The following is a long-term project, intended to be interactive and multi-platformed, that I am working on when not busy with other things. The scope of it is massive, but it begins quite humbly in these samples:
This book is an invitation to take part in a planet-sized story.
The immense and recent popularity of animals in photographs and videos in social media, suggests a level of global caring and wonder—and humor—of which we were unaware before the internet.
Animals make us laugh, at times through our tears. There is a massive call to action to save endangered species. On Twitter alone, dozens of organizations and thousands of individuals are taking part in the effort; financial aid, increased action to halt activities such as poaching and trafficking, destruction of habitat and ecosystems, as well as the closing of zones of demand that require captivity and cruelty. Animals are penetrating the social bloodstream at a speed impossible before the internet, teaching us to open fresh eyes for their value, their brilliance, and beauty. And disappearance.
Every dog one meets on the street, it seems, was rescued from a shelter. This coloring book joins in this mission. The working title is Caught!
This project stands alone, I believe, in being issue-driven, perhaps the first coloring book to connect with global crises. Action and participation are built into the book. The activity of coloring world-class illustrations combined with a short, fact-based story, lends authority and meaning to the art of coloring and is impossible to ignore.
It should break the reader’s heart in under five hundred words.
Global issues happen somewhere else. Our environmental crises are too vast for anything we do to be of consequence. Or so we believe. This book of illustrations and short stories offers a small window of possibility. a fingertip of contact, the start of a relationship.
To color an animal is to fall in love.
This project focuses on letting the animals talk, getting each endangered creature under your skin with their side of the story, based on facts about their daily struggle. In these first-person narratives these creatures have been endowed with self-awareness, and the capacity for reflection. They have names and homes, they have family and friends.
The narrative is not militant, political, or activist. It is a socially conscious, one-inch step into a forbidding future. As one goes about coloring, one shares the troubles told in each story, in addition to the meditative restfulness that has popularized coloring.
Looking after our planet is not solely a job for big organizations and massive change, but asks, more pointedly, for the participation of the individual. This is how ordinary people create real change in any arena. This book is a venue to add to the conversation and benefit the collective — to participate in a new consciousness.
Coloring books have, up to now, not entered this domain of possibility. The audience is the very same that oohs and aahs at amazing animal pictures and unbelievable videos. We have all been softened by an extraordinary act by an animal, shown to us on someone’s phone. This is the first time these two ideas, planetary and personal, exist in the same heartbeat.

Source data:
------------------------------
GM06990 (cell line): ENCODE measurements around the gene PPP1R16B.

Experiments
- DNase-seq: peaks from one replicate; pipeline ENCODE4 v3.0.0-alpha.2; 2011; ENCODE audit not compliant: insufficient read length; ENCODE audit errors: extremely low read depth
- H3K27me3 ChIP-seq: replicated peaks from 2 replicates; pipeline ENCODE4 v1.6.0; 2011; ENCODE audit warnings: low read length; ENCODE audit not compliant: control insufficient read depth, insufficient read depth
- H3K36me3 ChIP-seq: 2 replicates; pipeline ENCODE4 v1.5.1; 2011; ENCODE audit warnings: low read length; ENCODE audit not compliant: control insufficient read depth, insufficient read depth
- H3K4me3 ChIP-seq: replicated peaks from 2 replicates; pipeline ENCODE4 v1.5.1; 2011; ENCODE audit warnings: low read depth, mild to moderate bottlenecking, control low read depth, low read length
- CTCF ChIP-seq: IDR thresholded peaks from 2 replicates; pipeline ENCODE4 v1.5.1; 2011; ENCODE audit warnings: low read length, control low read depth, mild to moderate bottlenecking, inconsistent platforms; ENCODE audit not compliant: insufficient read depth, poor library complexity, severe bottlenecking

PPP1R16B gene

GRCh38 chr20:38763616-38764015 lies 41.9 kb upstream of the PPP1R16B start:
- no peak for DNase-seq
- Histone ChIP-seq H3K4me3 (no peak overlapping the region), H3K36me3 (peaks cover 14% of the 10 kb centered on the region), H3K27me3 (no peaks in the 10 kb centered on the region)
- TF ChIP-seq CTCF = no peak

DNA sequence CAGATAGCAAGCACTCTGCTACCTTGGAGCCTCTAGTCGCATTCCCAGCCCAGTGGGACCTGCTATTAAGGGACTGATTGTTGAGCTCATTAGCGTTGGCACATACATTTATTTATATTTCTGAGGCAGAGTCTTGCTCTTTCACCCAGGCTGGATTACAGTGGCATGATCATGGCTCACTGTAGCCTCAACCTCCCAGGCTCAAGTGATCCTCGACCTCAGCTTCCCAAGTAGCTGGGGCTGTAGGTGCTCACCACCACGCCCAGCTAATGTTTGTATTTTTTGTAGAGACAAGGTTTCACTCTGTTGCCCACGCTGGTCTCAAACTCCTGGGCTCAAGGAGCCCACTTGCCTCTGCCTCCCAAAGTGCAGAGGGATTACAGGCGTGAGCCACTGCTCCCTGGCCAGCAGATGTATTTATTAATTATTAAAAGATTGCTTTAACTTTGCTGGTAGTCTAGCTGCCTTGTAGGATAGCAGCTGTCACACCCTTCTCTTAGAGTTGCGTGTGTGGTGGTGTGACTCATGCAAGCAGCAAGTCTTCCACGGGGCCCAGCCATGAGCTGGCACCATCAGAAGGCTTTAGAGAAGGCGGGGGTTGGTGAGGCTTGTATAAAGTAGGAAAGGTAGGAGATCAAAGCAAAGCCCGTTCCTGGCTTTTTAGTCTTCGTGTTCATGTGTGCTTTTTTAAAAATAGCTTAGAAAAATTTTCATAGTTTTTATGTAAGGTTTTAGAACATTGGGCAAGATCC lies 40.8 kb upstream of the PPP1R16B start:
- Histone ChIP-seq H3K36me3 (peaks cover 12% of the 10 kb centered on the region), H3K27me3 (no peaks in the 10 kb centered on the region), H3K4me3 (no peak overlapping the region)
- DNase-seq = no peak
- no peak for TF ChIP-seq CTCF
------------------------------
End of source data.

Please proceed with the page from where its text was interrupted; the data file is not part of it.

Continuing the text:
There was a loud “owk!” and a sudden thud and something hit the ground. l stared into the layers of dense vegetation below, agitated, my head twitching, my eyes darting about. On the ground something struggled and struggled again but I could only see the large dark leaves shiver, like a trap, something was trapped. Then quiet.
High in this tall oak tree my mate Isbel is beside me. She has dark flight feathers, light -colored shoulders, and white flashes on the tips of her wings. She’s a dream in flight, flat V-shaped wings seem to just hang from the sky. Home is a nest on a big knotty branch, in the deep woods of these hills in Central Spain. Monogamous, we are fierce defenders of our nest against attack by other raptors.
We continued tearing the rabbit meat into small pieces for the chicks. Rabbits are abundant here now and no humans are anywhere nearby. Eagles have been shot, poisoned, caught in traps, and electrocuted close to extinction.
I was a bold young eagle with intolerant parents. Thrown from the nest at six months I’ve somehow escaped electrocution, the most dangerous threat we face. The live wires on the pylons almost always kill juveniles and females, keeping the population low. You might think there are tens of thousands of us, but there are just 230 pairs left in Spain. Why are we in such danger?
One reason is the ripping down of habitat with groaning metal machines. Roads, farms, buildings grow from nowhere and so we flee to new nests, in trees far away.
Humans turn the land upside down. No breeding and hatching will happen. Rabbits simply disappear. In the nineties a deadly viral disease hit the rabbit population and it was as if rabbits had suddenly become extinct. A catastrophic shortage of food for eagles, and our numbers plummeted.
In open areas, people who run game breeding farms deliberately poison eagles. We might find small animals recently shot. Lead hunting ammunition is used which we swallow without knowing it. Those who eat die painfully and slowly from lead poisoning.
So life is not luxury in the shady trees. Life is a flying emergency.
I left the perch after awhile, making a long slow swoop to my right to see what had happened below. In the dark shade under the leaves I found our friend Madero, on her side, completely still. My guess is she brushed a pylon while hunting, was badly shocked and it threw off her balance and navigation. Almost at her nesting tree she hit a low branch hard, and went down. High up I heard the familiar call of her mate, Novio. “Owk!” “Owk!”
Also published on Medium.